The reforms in this Bill will facilitate increased housing supply and critical infrastructure. It is vital we embed structural changes to our planning system to help tackle the many challenges we have and this Bill represents a major step in achieving this, along with related reforms such as the roll out of e-Planning and a programme of resource review to underpin the many reforms contained in the legislation.

The Bill introduces mandatory, statutory timelines across all consenting processes, including, for the first time for An Bord Pleanála.

It also introduces a significantly revised corporate structure for An Bord Pleanála, which will be renamed An Coimisiún Pleanála, with a separation of corporate, decision making and governance functions.

Policies and guidance will be more consistent throughout all tiers of planning, from national to local. Ministerial guidelines and policy directives will be upgraded to National Planning Statements, approved by Government.

The lifespan of Development Plans will be extended from six years to ten years, with a review after year 5, and will be more strategic in nature. The cycles of these plans will align to the cycle of Census data availability and will be reviewed by local elected members every five years.

The Bill also reforms aspects of planning judicial review, with changes such as removal of leave for application; refinement of grounds; clarification of sufficient interest and the introduction of a new Environmental Legal Cost Scheme.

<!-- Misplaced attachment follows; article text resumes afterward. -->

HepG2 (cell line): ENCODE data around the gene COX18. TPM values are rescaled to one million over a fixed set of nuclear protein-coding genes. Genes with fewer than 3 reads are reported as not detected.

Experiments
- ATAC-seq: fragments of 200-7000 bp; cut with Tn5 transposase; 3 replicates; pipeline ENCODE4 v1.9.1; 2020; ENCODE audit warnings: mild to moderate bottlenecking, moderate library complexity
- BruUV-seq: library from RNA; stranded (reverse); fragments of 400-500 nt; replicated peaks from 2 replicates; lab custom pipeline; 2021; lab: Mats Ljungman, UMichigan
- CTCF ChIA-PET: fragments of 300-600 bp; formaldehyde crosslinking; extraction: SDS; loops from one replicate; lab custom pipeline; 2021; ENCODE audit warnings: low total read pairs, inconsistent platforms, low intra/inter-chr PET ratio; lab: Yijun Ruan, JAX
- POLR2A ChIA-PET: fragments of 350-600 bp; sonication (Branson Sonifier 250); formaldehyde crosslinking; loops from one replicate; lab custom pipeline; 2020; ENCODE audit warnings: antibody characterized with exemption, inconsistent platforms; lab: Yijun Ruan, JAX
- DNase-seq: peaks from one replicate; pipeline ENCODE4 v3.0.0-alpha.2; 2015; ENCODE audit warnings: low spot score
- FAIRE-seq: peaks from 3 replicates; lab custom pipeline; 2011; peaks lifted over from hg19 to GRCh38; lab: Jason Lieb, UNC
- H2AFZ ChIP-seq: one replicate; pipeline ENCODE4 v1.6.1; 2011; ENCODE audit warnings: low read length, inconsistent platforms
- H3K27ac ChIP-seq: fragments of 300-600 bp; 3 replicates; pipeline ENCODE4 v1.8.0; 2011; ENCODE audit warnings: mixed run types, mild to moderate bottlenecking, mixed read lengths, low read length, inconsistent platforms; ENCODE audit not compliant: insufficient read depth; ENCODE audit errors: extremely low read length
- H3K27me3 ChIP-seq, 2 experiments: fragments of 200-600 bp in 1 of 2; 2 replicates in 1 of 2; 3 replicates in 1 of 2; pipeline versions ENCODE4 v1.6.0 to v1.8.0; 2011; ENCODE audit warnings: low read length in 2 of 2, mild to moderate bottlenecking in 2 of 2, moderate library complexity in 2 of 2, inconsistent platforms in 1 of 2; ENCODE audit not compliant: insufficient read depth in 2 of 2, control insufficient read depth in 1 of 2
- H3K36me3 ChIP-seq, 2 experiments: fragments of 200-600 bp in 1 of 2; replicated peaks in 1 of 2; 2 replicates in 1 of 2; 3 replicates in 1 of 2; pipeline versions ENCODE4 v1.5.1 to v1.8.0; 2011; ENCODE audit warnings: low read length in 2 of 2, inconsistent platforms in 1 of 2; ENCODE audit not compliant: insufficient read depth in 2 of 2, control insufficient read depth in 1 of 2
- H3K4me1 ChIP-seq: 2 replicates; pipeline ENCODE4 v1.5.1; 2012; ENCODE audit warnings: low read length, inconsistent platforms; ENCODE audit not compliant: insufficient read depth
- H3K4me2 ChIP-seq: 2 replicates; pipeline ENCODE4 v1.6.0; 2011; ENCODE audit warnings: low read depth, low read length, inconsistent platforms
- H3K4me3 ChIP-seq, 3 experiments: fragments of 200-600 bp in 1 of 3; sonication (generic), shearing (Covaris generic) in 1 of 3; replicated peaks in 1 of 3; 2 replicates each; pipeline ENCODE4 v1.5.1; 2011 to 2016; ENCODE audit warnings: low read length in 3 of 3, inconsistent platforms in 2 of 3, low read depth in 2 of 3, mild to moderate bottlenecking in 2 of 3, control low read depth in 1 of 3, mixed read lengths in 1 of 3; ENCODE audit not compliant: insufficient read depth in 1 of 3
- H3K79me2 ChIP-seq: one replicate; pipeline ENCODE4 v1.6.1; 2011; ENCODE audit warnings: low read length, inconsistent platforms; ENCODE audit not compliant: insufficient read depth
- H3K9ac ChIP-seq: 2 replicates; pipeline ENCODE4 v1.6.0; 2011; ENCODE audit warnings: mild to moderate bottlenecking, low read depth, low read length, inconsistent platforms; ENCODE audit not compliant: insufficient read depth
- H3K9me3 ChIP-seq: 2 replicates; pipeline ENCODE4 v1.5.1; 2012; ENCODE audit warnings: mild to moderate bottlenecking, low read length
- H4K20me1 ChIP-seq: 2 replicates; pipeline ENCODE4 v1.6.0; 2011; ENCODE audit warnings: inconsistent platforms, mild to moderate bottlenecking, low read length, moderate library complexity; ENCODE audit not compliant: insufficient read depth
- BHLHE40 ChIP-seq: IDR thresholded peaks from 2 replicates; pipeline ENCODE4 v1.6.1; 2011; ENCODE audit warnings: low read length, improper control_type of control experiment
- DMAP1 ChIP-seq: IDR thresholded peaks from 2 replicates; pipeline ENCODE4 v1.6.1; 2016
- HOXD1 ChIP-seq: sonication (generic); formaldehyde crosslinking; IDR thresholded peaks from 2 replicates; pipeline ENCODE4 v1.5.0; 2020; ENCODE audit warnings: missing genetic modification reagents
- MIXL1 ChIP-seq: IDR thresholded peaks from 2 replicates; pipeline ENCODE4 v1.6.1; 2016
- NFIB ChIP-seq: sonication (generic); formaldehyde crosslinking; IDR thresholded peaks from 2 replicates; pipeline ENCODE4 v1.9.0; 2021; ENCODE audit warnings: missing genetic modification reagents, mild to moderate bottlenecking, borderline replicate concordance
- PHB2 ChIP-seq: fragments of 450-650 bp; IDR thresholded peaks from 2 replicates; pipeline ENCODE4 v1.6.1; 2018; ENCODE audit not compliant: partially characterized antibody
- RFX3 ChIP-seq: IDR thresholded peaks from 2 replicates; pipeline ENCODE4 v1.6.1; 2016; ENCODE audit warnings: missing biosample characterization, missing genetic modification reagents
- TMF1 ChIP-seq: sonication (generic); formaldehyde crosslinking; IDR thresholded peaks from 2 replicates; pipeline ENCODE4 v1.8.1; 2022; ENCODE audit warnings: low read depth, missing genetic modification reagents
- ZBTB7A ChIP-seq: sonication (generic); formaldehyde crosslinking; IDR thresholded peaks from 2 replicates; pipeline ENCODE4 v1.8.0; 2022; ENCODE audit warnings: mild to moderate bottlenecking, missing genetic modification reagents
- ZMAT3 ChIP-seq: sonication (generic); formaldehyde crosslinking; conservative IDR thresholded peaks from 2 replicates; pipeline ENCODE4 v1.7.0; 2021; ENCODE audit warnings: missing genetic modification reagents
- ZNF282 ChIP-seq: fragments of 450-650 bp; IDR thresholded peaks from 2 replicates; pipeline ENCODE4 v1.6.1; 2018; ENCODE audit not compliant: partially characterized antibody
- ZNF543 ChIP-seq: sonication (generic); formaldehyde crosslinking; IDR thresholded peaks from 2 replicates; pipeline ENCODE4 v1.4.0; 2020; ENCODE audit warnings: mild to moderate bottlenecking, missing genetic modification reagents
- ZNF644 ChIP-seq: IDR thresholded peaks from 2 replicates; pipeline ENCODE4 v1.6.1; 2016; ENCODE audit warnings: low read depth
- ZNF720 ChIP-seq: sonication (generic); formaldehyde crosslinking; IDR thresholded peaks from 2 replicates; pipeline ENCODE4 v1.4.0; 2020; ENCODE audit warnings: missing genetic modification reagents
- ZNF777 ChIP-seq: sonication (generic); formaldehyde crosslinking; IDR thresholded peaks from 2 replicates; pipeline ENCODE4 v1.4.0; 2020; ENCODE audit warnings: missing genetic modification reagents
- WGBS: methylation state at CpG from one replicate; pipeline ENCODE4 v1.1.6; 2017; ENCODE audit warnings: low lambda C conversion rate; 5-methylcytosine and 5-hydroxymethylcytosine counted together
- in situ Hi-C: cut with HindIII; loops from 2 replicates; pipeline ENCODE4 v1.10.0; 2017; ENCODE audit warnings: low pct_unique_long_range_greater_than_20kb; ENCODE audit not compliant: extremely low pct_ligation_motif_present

Today’s Bill builds upon the review undertaken by the Office of the Attorney General and scrutiny by the Joint Oireachtas Committee for Housing of the draft Bill published earlier this year.

Key changes from the original Bill include:

  • Revision of Plan-making provisions across all tiers of planning to ensure operational consistency and a longer time for completion of development plans; taking on board stakeholder feedback.
  • Statutory timelines across all consenting processes have been reviewed – including for the first time for An Coimisiún Pleanála. These range from between 18 and 48 weeks depending on the type of application or appeal, with a system of proportionately escalating measures in place if the Commission does not make decisions within the mandatory time limits detailed in the Bill.
  • Revision of Environmental Assessment provisions to ensure full compliance and alignment with EU Directives.
  • Inclusion of further detail regarding changes to the processes and parameters of planning Judicial Review, such as the removal of the application for leave stage, and the introduction of a new Environmental Legal Costs Scheme.
  • Further refinement of detail of the full organisational restructure of An Coimisiún Pleanála.
  • The new Bill contains provision for Urban Development Zones (UDZs) which will empower local authorities to designate areas with significant potential for development, including housing. These areas will be a focus for State investment in key enabling infrastructure in order to ensure the potential for development can be realised in a timely manner, with critical land required for infrastructure identified early in the process.

A guide to the proposed Bill can be accessed online.